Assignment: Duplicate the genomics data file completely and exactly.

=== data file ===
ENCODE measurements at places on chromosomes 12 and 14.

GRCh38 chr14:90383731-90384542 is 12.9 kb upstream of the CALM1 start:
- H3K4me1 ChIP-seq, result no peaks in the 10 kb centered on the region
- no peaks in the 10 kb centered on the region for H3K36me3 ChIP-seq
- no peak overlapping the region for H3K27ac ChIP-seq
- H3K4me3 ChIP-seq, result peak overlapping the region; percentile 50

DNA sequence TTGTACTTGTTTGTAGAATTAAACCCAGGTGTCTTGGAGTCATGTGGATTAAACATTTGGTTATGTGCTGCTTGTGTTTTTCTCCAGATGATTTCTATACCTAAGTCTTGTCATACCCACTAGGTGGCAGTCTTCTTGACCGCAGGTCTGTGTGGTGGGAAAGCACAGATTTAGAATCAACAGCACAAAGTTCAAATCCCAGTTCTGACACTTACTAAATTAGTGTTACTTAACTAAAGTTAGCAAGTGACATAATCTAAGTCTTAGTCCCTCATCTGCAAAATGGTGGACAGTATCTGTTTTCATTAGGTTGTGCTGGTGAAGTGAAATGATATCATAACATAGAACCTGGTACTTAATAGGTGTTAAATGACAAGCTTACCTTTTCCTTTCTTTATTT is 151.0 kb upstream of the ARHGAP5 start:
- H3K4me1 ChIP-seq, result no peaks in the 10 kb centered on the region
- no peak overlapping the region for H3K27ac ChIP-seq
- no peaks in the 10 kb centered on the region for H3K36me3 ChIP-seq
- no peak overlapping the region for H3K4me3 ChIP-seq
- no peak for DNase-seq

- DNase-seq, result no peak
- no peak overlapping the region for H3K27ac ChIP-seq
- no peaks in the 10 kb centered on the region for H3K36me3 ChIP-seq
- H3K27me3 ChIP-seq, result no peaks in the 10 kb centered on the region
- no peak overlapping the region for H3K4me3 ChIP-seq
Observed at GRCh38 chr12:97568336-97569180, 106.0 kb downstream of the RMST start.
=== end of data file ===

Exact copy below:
ENCODE measurements at places on chromosomes 12 and 14.

GRCh38 chr14:90383731-90384542 is 12.9 kb upstream of the CALM1 start:
- H3K4me1 ChIP-seq, result no peaks in the 10 kb centered on the region
- no peaks in the 10 kb centered on the region for H3K36me3 ChIP-seq
- no peak overlapping the region for H3K27ac ChIP-seq
- H3K4me3 ChIP-seq, result peak overlapping the region; percentile 50

DNA sequence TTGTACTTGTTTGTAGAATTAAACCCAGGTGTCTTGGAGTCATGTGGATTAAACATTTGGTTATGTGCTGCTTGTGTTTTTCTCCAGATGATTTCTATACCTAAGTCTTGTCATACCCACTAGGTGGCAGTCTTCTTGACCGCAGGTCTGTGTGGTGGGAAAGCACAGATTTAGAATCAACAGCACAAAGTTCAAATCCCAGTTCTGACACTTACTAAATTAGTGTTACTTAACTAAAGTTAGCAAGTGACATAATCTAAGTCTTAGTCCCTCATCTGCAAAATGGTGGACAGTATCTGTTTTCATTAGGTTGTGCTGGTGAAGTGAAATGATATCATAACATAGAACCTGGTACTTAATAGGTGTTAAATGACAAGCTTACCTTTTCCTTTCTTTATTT is 151.0 kb upstream of the ARHGAP5 start:
- H3K4me1 ChIP-seq, result no peaks in the 10 kb centered on the region
- no peak overlapping the region for H3K27ac ChIP-seq
- no peaks in the 10 kb centered on the region for H3K36me3 ChIP-seq
- no peak overlapping the region for H3K4me3 ChIP-seq
- no peak for DNase-seq

- DNase-seq, result no peak
- no peak overlapping the region for H3K27ac ChIP-seq
- no peaks in the 10 kb centered on the region for H3K36me3 ChIP-seq
- H3K27me3 ChIP-seq, result no peaks in the 10 kb centered on the region
- no peak overlapping the region for H3K4me3 ChIP-seq
Observed at GRCh38 chr12:97568336-97569180, 106.0 kb downstream of the RMST start.